A mysterious girl with equally mysterious power initiates a dramatic change in the greater metropolitan area of Franklin, including the smaller towns of Fairview and Midway. As she visits her strange ability upon the people, they also take to the same road, changing the lives of others in small but significant supernatural ways. Soon, resistances to the events spark a dramatic stage where both natural and supernatural forces must come to terms with their place in this world and try to reel in a dramatica
Bright corridors and buzzing sounds.
Blinking lights and muffled administrative summons.
People crying. Or laughing. Or both.
None of these were here.
It didn't take long for Benno Coolidge to feel forgotten. He stared from the hospital bed for a time after being shaken awake by a late night garbage truck clanging and revving outside his second story room. The cool pastel of the walls had taken a more sinister turn under the absence of any interior lighting. Occasionally he would see a shutter effect of diagnostic machines monitoring and administering. He felt as cold as the metal bars keeping him from tumbling out of his bed. Benno tugged mindlessly at the tube attached to his arm, it was attached to a clear bag. He felt drained.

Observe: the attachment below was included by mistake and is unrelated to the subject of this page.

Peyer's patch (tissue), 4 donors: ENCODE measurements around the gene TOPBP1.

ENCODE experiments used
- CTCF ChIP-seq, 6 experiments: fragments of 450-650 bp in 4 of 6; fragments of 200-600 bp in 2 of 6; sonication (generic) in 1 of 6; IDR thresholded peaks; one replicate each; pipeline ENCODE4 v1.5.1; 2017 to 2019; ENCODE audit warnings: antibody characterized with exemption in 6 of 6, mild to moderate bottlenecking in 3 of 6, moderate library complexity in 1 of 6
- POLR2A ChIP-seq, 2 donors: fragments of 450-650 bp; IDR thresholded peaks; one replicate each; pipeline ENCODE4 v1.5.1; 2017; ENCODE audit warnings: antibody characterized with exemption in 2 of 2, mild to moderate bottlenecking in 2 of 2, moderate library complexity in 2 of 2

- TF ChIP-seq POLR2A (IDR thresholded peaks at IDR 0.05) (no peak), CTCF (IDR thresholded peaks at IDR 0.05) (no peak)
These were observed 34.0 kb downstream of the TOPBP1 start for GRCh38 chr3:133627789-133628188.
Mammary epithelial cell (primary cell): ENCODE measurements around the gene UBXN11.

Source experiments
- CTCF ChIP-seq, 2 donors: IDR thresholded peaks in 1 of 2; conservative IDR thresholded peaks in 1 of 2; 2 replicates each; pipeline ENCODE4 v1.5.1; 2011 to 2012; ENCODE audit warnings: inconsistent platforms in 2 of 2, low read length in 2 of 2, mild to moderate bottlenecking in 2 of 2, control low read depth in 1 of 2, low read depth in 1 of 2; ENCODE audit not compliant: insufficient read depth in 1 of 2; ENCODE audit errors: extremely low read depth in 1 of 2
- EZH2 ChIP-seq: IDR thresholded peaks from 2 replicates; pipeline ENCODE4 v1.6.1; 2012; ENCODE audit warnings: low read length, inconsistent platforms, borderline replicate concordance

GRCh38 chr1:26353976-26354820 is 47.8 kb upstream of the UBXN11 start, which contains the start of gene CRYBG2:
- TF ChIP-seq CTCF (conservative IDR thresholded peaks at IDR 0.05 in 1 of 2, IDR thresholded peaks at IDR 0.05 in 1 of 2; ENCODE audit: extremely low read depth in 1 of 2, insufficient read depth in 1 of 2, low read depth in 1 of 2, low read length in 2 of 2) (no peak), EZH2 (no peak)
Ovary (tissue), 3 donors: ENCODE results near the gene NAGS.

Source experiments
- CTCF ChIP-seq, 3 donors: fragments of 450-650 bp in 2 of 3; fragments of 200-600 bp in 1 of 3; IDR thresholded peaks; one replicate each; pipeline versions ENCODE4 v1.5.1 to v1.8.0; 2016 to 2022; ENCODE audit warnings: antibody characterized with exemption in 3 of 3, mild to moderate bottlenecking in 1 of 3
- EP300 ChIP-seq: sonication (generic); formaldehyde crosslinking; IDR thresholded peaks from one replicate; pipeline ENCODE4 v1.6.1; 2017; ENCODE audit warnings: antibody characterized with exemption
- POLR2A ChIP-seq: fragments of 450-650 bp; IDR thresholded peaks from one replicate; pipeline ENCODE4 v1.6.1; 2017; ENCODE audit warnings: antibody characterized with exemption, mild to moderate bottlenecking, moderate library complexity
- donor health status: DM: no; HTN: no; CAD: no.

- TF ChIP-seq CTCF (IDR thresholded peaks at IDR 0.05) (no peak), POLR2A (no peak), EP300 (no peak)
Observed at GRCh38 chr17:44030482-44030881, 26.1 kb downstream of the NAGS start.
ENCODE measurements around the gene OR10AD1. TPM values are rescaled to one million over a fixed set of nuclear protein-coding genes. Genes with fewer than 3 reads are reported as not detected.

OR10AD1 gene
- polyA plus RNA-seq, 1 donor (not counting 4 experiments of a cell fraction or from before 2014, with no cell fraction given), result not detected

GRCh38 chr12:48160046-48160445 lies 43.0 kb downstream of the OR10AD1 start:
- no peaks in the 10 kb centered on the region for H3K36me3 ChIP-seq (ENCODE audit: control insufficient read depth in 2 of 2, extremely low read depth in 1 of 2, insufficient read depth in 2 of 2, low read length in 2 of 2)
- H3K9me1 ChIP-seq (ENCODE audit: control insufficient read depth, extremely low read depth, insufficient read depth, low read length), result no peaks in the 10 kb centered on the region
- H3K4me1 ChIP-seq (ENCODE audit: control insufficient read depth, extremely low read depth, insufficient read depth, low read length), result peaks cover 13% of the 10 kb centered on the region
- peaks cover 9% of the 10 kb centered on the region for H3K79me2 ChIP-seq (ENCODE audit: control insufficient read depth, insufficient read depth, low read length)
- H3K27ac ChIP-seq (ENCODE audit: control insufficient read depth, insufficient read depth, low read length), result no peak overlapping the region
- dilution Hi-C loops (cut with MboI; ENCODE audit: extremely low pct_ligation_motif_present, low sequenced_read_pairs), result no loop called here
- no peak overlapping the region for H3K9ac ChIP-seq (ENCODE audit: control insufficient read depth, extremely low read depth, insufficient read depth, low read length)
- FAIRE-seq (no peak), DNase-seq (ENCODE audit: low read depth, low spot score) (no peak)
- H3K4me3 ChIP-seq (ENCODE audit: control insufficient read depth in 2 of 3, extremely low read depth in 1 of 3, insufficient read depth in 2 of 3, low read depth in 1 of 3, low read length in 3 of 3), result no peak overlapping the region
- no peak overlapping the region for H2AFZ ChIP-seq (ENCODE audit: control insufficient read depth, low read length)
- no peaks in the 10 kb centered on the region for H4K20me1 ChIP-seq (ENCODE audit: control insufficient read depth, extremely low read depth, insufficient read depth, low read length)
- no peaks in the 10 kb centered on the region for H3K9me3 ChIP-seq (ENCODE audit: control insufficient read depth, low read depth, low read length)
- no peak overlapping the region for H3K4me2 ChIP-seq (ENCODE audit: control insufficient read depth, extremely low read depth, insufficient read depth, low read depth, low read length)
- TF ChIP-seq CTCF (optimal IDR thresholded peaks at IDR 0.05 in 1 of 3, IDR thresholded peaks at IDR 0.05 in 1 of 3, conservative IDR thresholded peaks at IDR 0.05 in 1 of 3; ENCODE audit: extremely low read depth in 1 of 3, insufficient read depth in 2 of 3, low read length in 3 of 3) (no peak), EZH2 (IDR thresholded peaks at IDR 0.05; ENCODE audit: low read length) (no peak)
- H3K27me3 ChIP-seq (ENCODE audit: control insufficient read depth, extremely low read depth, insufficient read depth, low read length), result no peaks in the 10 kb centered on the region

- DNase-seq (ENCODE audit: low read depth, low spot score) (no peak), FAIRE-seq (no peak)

The last nurse Benno could remember seeing had come at least an hour before he drifted off into a solid unconsciousness. Now, in his waking state, long shadows crept across his bed. The sun had long since retreated and the present illumination was an artificial one, a street lamp or floodlight. The venetian blinds were still broken in their uniformity, the victim of his early, incessant inspections of the street corner, when he had been expecting a visit that eventually did not transpire.
He looked longingly at the door that led out to the main halls of Fairview-Riverside Regional Hospital and wished that he could raise himself up, remove himself from the place. He would be relieved to feel the rough flooring against his slippered foot. But he couldn't. He was robbed of the use of his legs without his permission. It had been claimed while he slept in a campground, taken from him by an old, proud man with a valid driver's license and failing vision. Benno could hardly blame the man; the driver's license was not a forgery. Besides, grief isn't easily abated with the placing of blame.